The Remarkable Trombley House.
by Marvin Kusmierz
December 2, 2005 (Modified Nov., 2007)
If you are a resident of Bay City and are not familiar with the history of the Trombley House, you may be surprised to know that this house pre-dates the history of Bay County. It was built in the 1837/38 time period, two decades before Bay County was organized, and it still standing.
One hundred and sixty-eight years have passed since Joseph and Medor Trombley, brothers, built this house. Its construction began in 1836, which also marked the year that the Judge Albert Miller platted for the village of Portsmouth, both later became part of present Bay City. At the time these activies took place, this area was still a part of Saignaw County.
The Trombley House wasn't the first structure built in Bay City, as several at settled in the area and built small log-cabins. However, it is the first frame house to be erected and those diappeared early in Bay City's history. The Trombley House was the first frame structure built here. It was built at a time this area was still very much a rugged wilderness. Those who settle here had to travel to Saginaw settle on the west bank of the Saginaw River to get their provision, and most of those provisions came from Detroit. Their decision to build a frame house in this area was quite a difficult undertaking.
The Trombley boys first dwelling was at this location was log-cabin. They came here in 1835 and settled on portion a 312 acres owned by their father, Thomas, who had purchased the land from the government in 1834. That area today would be bounded on the north by 22nd street, south to near Cass avenue, and east from the river to Jennison street. A land transaction in 1835 shows that this property was transferred by a government land grant to Joseph.
What the Trombley boys were planning on doing isnít clear. Joseph is said to have arrived here ahead of Mader, who was bringing a herd of cattle for farming purposes. Joseph had been trading with the Indian in this area for a number of years working with the American Fur Company, and the log-cabin was for the same purpose.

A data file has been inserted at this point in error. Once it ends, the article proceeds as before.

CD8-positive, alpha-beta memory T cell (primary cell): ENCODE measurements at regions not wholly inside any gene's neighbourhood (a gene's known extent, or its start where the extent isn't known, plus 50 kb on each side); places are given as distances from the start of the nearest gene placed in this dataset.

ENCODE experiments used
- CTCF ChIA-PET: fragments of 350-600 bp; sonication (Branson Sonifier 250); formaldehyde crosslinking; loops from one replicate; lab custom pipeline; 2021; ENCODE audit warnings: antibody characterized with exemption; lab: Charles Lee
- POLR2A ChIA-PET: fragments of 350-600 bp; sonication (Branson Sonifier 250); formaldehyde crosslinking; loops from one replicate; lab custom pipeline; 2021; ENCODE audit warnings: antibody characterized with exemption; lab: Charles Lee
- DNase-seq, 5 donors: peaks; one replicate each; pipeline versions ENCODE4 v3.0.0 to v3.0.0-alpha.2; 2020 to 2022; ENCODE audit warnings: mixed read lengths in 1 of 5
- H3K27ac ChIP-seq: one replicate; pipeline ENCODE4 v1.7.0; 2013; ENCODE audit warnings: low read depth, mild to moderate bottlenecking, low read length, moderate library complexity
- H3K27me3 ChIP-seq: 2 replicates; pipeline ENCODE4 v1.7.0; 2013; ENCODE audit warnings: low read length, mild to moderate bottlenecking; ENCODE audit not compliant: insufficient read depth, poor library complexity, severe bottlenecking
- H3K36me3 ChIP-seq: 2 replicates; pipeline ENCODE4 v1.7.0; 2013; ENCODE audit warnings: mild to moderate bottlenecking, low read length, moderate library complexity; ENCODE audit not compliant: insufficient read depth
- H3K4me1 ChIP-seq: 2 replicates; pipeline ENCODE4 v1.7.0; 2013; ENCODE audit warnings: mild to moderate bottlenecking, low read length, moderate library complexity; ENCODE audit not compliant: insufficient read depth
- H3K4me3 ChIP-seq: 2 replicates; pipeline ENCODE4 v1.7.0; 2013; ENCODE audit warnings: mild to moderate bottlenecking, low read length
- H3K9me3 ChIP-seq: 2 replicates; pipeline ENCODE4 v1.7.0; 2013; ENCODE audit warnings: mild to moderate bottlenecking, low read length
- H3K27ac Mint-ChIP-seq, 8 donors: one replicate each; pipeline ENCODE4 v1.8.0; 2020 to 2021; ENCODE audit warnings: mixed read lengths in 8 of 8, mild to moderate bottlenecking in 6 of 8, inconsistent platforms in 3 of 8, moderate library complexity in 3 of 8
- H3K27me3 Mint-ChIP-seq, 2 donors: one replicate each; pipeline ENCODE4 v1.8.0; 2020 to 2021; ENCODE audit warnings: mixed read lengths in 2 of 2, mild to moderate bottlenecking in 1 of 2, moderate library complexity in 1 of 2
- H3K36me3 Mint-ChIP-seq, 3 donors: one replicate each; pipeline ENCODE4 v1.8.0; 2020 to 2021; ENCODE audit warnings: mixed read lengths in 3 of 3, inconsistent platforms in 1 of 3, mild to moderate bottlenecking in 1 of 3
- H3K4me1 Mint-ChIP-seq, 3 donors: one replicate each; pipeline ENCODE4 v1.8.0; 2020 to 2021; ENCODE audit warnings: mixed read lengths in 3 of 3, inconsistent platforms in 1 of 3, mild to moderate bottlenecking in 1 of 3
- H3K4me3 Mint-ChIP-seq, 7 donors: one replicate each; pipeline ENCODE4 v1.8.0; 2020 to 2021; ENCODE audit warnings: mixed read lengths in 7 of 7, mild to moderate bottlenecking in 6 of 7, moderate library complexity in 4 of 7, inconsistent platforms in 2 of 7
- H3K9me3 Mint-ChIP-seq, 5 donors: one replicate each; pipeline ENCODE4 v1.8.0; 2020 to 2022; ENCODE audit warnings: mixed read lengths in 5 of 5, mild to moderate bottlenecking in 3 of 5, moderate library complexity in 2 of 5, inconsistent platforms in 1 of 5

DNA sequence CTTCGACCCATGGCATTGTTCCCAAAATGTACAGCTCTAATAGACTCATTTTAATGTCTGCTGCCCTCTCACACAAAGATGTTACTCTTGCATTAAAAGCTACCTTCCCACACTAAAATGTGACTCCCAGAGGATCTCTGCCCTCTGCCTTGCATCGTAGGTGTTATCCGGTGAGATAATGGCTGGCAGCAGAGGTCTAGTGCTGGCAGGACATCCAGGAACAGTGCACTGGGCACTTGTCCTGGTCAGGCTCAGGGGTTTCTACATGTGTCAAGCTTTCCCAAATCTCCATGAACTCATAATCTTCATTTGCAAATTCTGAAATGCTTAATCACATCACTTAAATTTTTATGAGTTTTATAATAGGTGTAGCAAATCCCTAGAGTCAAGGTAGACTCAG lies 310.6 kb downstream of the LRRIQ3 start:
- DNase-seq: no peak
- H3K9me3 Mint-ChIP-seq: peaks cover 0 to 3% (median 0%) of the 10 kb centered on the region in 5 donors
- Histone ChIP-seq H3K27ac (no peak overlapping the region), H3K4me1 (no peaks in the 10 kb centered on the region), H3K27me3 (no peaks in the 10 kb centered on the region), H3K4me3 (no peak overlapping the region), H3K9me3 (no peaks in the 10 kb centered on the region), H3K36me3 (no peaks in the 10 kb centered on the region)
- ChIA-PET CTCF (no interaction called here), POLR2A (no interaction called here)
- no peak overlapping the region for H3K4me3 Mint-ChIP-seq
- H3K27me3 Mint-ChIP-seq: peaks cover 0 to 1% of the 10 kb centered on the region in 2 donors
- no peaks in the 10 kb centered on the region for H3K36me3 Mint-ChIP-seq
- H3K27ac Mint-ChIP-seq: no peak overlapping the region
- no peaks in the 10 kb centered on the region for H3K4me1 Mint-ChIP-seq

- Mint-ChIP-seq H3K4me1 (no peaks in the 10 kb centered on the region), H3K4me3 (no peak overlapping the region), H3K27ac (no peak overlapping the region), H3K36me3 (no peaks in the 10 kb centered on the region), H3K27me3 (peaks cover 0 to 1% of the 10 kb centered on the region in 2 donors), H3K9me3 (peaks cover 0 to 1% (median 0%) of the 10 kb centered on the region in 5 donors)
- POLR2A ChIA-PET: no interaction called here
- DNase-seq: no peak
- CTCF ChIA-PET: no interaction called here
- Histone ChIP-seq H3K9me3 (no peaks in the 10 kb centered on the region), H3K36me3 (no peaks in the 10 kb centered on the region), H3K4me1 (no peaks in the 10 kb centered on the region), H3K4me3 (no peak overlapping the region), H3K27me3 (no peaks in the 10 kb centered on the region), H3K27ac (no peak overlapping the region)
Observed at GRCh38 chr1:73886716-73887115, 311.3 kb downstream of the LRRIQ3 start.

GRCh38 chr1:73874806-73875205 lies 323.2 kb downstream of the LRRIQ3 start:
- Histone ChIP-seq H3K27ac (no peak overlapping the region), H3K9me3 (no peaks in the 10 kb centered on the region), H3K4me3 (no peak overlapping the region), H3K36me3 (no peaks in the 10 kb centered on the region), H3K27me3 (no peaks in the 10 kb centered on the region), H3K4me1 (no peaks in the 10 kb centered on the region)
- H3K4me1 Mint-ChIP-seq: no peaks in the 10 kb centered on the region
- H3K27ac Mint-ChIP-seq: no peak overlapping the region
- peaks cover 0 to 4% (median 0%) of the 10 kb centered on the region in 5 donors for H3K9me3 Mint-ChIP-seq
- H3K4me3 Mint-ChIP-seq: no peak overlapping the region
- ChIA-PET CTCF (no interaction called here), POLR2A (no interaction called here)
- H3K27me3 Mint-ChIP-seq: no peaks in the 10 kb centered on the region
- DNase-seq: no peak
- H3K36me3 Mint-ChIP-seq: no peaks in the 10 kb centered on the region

The trading business provided good profits, this may have led to less emphasis on farming, and the need for a larger building. Another motivating factor was Joseph's upcoming marriage in Detroit to Sophia Chapoton. Whatever reasons the was, itís clear that the brothers had finalized plans for a new frame house and construction began in 1836. It was to be a full two-story home with four bedrooms upstairs and a large area for a store on the main level.
Building such a structure in a wilderness wasnít an easy task. Every thing they needed had to obtained from far away places. They used a mill on Pine River for rough cut boards, the shale for a foundation was hauled in by boat from Charity island reef, and finished boards, doors, and windows were brouht in by boat from Detroit. To make sure the building was constructed properly, they hired Nathan C. Case, who had the expertise in building frame buildings.
As previously mentioned, the birth of two new villages was also underway at the time the Trombley House was being constructed. Both village settles were highly speculative financial decisions based on a strong belief this was to become the prime area for growth and not the settlement in Saginaw. The location was closer to the Saginaw Bay where the Saginaw River ran deeper and wider, making more attractive as shipping port. However, their timing coincided with financial panic of 1837, stunting any hopes of quick success. Nearly two decades passed before signs of growth took place.
In the meantime, the Trombley brothers, and a number of their relatives as well, seemed to be doing very well. The money they made from selling off some of their property holdings was put to good use.